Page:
Gerald R. Ford biography

Kategorie: Angličtina (celkem: 879 referátů a seminárek)

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  • Přidal/a: anonymous
  • Datum přidání: 12. března 2007
  • Zobrazeno: 1867×

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Gerald R. Ford biography

Thirty-eighth president of the United States. Born Leslie Lynch King Jr., on July 14, 1913, in Omaha, Nebraska. His parents, Leslie Lynch King Sr. and Dorothy Ayer Gardner divorced shortly after his birth. Gardner relocated with her son to Grand Rapids, Michigan, and in 1916, married Gerald R. Ford, a paint store owner. The Fords re-named their son Gerald R. Ford Jr. (after his adoptive father). Ford Jr., and his three younger half-brothers, spent the remainder of their childhood in Grand Rapids, where their close-knit Episcopalian family maintained strong ties with the community.
In 1935, Ford graduated from the University of Michigan with a dual degree in economics and political science. Along with academic achievements, Ford’s time at Michigan was also marked by his athletic accomplishments. He played on the university’s championship football team and was widely considered an exceptional athlete. After graduation, he received offers to play professionally from both the Detroit Lions and the Green Bay Packers. Ford abandoned the professional sports arena and, in 1935, he accepted a full-time coaching position at Yale University. Ford petitioned to attend law school at Yale and his request was granted in 1938. He successfully juggled studying and coaching and completed his law degree in 1941, graduating in the top 25 percent of his class.

After passing the bar exam, Ford partnered with fraternity brother, Philip Buchen, to set up a law practice in Grand Rapids. Shortly after the onset of WWII, he joined the U.S. Naval Reserve, where he served as an athletic director and was stationed in the South Pacific. Ford spent four years in service, during which he accrued ten battle stars. Ford returned to Grand Rapids and practiced law in the locally prestigious firm of Butterfield, Keeney and Amberg.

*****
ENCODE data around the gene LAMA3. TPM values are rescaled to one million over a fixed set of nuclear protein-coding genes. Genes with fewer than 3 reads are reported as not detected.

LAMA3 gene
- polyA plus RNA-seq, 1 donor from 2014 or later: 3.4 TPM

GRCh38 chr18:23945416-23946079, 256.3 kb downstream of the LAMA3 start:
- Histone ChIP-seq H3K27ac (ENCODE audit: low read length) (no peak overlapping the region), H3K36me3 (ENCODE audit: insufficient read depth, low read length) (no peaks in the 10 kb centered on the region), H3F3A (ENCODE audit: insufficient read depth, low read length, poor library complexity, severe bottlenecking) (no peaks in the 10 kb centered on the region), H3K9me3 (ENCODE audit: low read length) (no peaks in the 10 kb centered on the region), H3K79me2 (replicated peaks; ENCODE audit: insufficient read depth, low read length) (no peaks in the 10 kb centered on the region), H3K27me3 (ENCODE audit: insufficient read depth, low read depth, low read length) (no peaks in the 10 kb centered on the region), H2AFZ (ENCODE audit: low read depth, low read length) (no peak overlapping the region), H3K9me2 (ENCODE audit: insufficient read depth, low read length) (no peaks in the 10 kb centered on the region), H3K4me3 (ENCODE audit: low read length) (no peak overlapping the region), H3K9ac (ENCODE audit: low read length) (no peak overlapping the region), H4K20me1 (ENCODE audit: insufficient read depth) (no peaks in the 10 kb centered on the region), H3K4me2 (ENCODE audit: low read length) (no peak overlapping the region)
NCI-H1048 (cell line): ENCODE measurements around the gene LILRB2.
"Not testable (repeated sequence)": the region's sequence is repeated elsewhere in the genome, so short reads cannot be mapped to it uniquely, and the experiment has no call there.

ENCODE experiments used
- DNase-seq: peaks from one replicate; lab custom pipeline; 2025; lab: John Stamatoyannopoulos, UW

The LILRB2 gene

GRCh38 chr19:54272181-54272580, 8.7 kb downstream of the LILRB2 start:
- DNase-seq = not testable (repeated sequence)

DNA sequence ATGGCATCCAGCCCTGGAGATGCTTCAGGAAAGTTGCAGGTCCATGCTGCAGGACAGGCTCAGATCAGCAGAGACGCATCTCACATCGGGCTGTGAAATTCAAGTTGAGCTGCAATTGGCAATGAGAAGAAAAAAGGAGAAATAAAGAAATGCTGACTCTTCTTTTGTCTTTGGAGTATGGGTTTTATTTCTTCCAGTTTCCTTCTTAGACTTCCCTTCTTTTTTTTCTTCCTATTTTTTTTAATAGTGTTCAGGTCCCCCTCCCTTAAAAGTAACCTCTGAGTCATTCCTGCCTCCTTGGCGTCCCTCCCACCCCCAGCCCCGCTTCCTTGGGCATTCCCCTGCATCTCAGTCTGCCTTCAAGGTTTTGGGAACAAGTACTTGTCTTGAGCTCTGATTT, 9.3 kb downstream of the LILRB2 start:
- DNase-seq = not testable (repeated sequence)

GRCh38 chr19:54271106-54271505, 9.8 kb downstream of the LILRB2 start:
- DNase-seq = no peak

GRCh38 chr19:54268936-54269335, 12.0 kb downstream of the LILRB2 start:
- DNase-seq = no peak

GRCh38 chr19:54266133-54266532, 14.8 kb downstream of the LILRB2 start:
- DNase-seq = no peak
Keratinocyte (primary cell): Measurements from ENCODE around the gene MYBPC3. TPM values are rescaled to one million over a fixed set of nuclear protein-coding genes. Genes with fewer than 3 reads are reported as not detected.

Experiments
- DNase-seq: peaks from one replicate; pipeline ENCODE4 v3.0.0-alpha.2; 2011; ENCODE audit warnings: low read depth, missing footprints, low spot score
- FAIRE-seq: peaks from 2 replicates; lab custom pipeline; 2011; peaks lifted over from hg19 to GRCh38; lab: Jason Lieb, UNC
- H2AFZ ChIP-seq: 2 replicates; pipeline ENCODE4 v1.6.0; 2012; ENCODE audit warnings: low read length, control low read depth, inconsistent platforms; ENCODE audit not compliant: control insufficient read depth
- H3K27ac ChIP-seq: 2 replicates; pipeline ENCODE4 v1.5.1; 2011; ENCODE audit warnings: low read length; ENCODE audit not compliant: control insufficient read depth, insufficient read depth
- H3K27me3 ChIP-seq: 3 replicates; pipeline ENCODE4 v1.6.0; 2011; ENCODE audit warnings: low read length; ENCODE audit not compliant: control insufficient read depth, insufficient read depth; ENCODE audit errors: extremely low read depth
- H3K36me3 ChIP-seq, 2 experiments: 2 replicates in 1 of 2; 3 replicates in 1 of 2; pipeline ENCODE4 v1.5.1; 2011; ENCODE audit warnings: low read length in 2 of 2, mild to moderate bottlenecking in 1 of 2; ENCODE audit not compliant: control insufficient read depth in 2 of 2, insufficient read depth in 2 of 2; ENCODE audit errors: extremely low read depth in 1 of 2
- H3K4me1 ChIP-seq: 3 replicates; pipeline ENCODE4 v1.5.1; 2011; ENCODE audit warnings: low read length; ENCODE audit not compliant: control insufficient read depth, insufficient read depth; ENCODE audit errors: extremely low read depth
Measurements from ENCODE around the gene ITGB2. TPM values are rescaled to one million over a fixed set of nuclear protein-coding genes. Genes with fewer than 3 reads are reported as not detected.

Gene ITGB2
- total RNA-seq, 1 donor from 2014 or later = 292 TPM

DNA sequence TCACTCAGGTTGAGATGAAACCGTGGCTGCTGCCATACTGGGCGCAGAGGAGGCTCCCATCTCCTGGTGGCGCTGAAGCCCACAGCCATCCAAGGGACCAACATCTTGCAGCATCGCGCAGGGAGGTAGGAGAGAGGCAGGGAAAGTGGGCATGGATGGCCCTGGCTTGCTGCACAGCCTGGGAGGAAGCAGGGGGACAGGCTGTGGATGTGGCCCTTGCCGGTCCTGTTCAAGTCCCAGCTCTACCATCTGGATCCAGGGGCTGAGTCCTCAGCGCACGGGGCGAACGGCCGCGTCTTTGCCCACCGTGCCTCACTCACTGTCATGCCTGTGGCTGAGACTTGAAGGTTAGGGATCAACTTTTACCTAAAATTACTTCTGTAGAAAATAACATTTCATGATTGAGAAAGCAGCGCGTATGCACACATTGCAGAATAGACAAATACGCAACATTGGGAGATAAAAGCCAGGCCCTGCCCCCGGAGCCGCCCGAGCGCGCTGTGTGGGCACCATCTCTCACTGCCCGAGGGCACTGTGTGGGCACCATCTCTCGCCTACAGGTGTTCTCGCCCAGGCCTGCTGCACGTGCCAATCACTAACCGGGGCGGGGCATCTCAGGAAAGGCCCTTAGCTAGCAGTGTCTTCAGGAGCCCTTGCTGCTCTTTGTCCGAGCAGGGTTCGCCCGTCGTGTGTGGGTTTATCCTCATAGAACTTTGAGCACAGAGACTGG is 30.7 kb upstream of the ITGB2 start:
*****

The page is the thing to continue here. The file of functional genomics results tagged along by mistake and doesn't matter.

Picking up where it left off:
Influenced by his father’s political beliefs, Ford decided to challenge the incumbent, Bartel Jonkman, for the 1948 Republican nomination for the U.S House of Representatives. Ford received the nomination and went on to win the election by defeating his Democratic opponent, Fred J. Barr. During his time as representative in the 81st Congress, he focused his efforts on limiting federal spending on welfare, education, and other social needs.

In his quest to be elected Speaker of the House, Ford declined offers to run for both the Senate and the Michigan governorship. In 1963, he was appointed to the Warren Commission to investigate the assassination of John F.

Kennedy. He later co-authored the book, Portrait of an Assassin (1965), which documented the Commission’s conclusions.

Ford was a loyal supporter of Richard Nixon. In 1973, Spiro Agnew resigned the office of vice president. President Nixon, authorized by the 25th Amendment, appointed Ford to the post. Ford served as vice president for nine months, until Nixon was forced to withdraw from office following the Watergate scandal. In August 1974, Ford took the oath of office as president of the United States. In the first few weeks of his administration, Ford granted a full pardon to Nixon, which shielded him from criminal charges. The public was outraged at the decision and began to question Ford’s qualifications. The Ford administration faced a discouraged nation that was overwhelmed by Vietnam, unemployment, inflation and energy shortages. In his attempts to reestablish credibility, Ford only further isolated the American public. In September of 1975, he became the target of two assassination attempts by Lynette “Squeaky” Fromme and Sara Jane Moore. In 1976, Ford ran for election alongside running mate Senator Bob Dole. Ford was defeated by Democrat Jimmy Carter. After leaving office, the former president set up residence in California with his wife, Betty, and their four children. Ford continues to remain active in the political process. In August of 1999, he was awarded the Medal of Freedom in recognition of his contributions during the tumultuous aftermath of Watergate and Vietnam.

During the 2000 Republican National Convention, held in August 2000 in Philadelphia, Ford was hospitalized after suffering two small strokes. Doctors expected him to recover without any serious permanent damage. .

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